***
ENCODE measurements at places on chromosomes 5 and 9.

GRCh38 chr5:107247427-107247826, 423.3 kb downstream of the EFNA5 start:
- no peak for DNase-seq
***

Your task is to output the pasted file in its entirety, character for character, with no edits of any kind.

ENCODE measurements at places on chromosomes 5 and 9.

GRCh38 chr5:107247427-107247826, 423.3 kb downstream of the EFNA5 start:
- no peak for DNase-seq